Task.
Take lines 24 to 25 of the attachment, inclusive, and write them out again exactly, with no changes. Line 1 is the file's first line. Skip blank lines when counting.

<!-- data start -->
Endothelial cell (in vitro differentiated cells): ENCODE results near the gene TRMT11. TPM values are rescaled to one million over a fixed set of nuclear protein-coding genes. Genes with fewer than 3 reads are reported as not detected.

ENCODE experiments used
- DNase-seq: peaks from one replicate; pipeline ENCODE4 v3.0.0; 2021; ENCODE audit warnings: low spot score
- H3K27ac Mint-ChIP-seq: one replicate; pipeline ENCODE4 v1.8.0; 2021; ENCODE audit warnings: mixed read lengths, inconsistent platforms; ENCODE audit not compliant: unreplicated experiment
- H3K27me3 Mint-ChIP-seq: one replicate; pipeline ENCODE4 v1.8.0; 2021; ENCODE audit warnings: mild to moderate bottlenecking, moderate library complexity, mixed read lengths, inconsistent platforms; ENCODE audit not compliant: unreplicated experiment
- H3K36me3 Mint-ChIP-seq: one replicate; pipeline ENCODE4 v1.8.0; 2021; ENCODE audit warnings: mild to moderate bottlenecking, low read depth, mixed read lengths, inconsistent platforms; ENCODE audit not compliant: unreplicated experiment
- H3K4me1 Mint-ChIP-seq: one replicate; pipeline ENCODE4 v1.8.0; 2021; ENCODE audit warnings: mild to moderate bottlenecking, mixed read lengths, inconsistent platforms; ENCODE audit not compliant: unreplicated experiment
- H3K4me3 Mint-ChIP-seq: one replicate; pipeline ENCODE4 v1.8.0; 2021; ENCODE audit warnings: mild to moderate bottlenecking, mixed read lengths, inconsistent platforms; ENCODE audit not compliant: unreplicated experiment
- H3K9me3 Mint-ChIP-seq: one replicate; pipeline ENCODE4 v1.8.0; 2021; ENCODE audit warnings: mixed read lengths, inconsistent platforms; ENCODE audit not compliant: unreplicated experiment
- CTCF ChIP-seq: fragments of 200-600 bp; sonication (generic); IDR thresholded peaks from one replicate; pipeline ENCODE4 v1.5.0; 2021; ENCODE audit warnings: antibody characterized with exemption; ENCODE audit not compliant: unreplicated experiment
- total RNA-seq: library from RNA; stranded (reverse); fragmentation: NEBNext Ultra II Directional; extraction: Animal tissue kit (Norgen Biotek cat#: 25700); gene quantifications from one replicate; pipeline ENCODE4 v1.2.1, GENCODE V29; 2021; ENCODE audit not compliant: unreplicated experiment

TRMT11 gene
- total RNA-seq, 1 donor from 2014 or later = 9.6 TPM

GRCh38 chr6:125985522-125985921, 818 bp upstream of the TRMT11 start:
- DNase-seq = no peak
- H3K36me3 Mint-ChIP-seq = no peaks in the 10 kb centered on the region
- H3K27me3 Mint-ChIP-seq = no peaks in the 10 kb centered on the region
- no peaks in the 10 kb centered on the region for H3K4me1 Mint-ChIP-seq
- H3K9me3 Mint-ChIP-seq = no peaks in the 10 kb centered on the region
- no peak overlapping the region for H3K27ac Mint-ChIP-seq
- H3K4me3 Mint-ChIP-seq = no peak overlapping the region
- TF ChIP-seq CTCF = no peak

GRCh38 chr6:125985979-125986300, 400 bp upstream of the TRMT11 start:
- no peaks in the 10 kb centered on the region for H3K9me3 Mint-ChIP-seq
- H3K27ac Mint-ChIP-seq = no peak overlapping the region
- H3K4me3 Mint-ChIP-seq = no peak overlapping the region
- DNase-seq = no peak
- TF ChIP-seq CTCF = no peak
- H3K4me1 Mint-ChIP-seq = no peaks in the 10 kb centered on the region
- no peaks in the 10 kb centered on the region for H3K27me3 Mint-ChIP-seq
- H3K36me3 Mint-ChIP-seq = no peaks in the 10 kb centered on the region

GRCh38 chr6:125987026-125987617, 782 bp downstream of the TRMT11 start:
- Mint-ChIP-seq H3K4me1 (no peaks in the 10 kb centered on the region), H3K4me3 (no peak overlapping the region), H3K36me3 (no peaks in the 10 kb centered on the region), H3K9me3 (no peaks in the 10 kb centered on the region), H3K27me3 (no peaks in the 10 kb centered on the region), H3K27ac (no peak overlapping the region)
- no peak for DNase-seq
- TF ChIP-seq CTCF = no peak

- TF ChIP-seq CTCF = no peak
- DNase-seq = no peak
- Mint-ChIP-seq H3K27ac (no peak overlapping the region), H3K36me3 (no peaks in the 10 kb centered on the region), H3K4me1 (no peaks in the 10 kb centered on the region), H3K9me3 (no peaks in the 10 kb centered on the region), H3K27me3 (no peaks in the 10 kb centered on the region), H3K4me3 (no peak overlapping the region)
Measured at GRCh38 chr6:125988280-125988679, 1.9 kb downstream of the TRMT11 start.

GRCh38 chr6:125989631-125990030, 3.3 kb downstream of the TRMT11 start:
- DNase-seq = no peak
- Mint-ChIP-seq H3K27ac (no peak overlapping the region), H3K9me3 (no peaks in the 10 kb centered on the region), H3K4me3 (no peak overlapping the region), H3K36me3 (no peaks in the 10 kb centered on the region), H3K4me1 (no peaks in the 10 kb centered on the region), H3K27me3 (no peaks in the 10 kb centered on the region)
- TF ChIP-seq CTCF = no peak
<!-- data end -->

- no peaks in the 10 kb centered on the region for H3K9me3 Mint-ChIP-seq
- H3K27ac Mint-ChIP-seq = no peak overlapping the region